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Bob Gullotti, Leo Genovese and Dave Zinno really know how to end their pieces. This may seem incidental or, in any case, not a heavy matter. But it is, especially when you contrast it to the way many jazz musicians end their pieces, if they do at all. Too often, pieces are ended rather than left to proceed to an end and the abruptalmost violently abruptnature of this kind of imposition harms the overall piece. The threesome's collaboration on Planet Safety demonstrates that they can create music that is earthy and strong, made that much stronger by perfectly orchestrated endings that are not mere conclusions, but finales.
Tracks like "Alone Together" serve as tolerable buffer zones between more remarkable tracks; the effect is distracting and the album would be better without them. But the solid tracks are enjoyable and pleasurable to listen to in their entirety and their finales round off the pieces.
The musicianship is immaculate on all ends and the notable pieces hold up the album with dignity and strength. The bass line on the title track, combined with the teasingly saccharine piano notes, creates a bluesy, rocky vibe with an almost lyrical effect. Tracks seven through nine on this album are collectively described as a "Three Cycle Laundry Machine" and each piece is named after the "Agitate," "Rinse" and "Spin" cycles, respectively. If that sounds gimmicky, it is. But it works because each sounds precisely like each of the verbs for which it is named; the domesticity of the actual chore is quickly forgotten in lieu of an encapsulation of more universal things like speed, power and the quiet pauses that make them all the more notable.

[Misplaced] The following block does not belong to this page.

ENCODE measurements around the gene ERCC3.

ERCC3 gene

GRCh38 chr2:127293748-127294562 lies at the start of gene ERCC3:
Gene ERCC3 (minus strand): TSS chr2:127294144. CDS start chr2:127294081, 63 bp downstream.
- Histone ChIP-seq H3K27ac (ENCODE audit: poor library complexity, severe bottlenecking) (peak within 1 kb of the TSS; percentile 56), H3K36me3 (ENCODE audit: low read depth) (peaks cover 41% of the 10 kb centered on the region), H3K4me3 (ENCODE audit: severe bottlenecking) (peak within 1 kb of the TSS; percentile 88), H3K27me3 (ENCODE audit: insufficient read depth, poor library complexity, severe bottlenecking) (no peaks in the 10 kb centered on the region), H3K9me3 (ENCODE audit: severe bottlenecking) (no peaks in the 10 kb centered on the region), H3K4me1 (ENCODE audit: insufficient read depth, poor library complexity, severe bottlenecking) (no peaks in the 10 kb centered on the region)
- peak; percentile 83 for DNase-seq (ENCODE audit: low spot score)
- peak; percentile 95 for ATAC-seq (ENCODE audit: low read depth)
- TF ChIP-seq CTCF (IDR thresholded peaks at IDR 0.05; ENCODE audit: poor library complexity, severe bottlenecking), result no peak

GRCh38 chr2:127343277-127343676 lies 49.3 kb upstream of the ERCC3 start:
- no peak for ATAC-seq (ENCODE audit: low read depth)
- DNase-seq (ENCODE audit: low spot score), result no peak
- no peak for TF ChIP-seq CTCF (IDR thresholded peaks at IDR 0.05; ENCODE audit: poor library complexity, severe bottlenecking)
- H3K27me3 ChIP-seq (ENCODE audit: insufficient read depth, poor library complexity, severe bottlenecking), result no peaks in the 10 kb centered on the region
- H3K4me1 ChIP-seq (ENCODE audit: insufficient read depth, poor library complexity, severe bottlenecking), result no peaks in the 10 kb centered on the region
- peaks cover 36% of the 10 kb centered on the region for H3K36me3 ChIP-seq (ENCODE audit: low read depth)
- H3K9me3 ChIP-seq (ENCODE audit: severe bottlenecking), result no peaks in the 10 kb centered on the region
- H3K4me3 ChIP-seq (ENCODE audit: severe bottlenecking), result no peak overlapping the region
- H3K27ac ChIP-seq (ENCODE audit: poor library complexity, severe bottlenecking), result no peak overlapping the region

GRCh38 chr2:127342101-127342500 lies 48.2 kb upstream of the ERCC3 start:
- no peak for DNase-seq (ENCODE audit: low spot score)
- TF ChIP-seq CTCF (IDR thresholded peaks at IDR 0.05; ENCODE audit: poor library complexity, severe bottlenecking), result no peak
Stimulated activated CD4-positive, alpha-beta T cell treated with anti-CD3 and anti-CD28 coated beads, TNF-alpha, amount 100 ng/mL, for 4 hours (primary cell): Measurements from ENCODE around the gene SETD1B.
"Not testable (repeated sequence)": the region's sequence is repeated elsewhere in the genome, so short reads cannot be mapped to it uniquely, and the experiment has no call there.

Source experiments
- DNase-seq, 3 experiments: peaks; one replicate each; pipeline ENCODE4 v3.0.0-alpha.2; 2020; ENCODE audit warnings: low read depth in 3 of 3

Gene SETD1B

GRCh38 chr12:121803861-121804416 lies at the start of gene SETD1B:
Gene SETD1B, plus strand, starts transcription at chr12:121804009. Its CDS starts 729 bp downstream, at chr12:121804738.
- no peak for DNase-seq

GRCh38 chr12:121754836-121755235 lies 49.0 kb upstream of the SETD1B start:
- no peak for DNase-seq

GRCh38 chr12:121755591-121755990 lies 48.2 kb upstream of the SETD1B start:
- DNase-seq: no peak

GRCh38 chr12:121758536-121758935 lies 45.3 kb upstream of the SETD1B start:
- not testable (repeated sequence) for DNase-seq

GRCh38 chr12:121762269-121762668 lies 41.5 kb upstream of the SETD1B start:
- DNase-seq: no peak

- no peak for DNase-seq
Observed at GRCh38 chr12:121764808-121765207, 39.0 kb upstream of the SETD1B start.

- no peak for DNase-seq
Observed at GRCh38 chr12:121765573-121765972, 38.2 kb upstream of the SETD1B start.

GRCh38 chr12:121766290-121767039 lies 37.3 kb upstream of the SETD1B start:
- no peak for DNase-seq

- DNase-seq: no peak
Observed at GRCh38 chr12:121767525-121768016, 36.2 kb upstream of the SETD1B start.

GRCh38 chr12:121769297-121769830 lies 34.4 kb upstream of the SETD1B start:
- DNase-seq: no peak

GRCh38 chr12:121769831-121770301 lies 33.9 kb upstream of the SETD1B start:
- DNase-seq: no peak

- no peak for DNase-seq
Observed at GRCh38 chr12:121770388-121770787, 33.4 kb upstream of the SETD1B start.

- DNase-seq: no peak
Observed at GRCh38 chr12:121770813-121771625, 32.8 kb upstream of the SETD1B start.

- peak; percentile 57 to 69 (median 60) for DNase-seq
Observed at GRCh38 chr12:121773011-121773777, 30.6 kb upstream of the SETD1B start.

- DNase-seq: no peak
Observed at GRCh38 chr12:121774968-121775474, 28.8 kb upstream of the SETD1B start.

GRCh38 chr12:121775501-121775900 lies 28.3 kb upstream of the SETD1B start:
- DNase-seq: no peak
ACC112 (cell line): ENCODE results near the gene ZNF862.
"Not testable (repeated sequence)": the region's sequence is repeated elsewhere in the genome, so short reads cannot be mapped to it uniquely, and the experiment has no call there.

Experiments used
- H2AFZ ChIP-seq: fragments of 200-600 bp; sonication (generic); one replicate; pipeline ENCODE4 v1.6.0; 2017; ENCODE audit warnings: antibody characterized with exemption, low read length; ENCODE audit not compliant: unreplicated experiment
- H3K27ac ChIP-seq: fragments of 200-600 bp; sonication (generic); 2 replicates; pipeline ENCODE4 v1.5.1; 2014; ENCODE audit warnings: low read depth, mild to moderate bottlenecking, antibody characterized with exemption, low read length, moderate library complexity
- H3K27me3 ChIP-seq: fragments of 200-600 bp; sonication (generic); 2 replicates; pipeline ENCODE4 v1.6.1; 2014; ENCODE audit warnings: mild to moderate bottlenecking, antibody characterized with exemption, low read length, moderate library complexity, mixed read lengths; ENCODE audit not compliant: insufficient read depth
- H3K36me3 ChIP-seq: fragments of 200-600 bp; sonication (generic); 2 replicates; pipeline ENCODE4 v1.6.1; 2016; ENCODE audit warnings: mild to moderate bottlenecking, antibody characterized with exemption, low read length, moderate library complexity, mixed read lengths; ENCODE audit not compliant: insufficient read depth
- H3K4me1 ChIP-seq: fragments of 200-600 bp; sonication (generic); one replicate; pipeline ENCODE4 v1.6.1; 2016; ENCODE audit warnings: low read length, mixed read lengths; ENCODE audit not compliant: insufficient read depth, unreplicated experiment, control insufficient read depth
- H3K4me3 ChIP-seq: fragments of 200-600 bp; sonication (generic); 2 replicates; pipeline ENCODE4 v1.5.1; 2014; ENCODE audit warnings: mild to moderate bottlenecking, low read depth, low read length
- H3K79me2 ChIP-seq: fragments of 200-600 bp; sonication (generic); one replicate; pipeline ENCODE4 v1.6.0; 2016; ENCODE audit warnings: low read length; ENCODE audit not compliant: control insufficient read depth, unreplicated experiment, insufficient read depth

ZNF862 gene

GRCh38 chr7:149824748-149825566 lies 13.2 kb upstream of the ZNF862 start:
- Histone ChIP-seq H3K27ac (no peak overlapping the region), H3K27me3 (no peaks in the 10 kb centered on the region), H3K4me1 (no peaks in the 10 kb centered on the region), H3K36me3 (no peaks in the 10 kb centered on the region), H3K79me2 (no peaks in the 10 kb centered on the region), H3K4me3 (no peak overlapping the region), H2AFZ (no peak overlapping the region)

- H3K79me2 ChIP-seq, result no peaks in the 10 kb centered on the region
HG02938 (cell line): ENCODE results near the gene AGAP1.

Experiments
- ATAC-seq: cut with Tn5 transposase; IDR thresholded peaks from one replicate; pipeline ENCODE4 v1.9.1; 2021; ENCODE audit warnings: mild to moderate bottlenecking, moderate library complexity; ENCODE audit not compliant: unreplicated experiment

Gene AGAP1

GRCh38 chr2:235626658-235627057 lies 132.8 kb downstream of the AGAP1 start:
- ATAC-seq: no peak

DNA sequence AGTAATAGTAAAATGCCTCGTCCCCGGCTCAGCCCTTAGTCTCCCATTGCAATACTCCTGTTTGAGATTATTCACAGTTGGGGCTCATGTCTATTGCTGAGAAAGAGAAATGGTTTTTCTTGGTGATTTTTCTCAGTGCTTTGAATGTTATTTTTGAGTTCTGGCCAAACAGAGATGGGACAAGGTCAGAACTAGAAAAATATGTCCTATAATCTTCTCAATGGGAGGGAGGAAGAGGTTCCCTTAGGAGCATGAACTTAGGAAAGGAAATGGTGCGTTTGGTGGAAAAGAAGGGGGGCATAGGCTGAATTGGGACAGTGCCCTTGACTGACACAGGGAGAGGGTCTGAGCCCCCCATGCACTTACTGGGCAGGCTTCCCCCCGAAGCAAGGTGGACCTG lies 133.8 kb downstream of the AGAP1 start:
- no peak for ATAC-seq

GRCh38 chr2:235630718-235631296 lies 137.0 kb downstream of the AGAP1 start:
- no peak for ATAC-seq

"Pinocchio" is an elegant composition whose notes flow into and onto each other without any rough edges. The piece begins to show a few unraveled strings nearing the end of the track and as soon as you begin to suspect of sloppiness, you see that what hinted of sloppiness is in fact an exciting potpourri of sonic goodness that ends majestically.
I love jazz because there are so many styles and ways to interpret the music--so much room for creativity.
I was first exposed to jazz at a very young age, listening to great artists such as Nat King Cole and Lena Horne.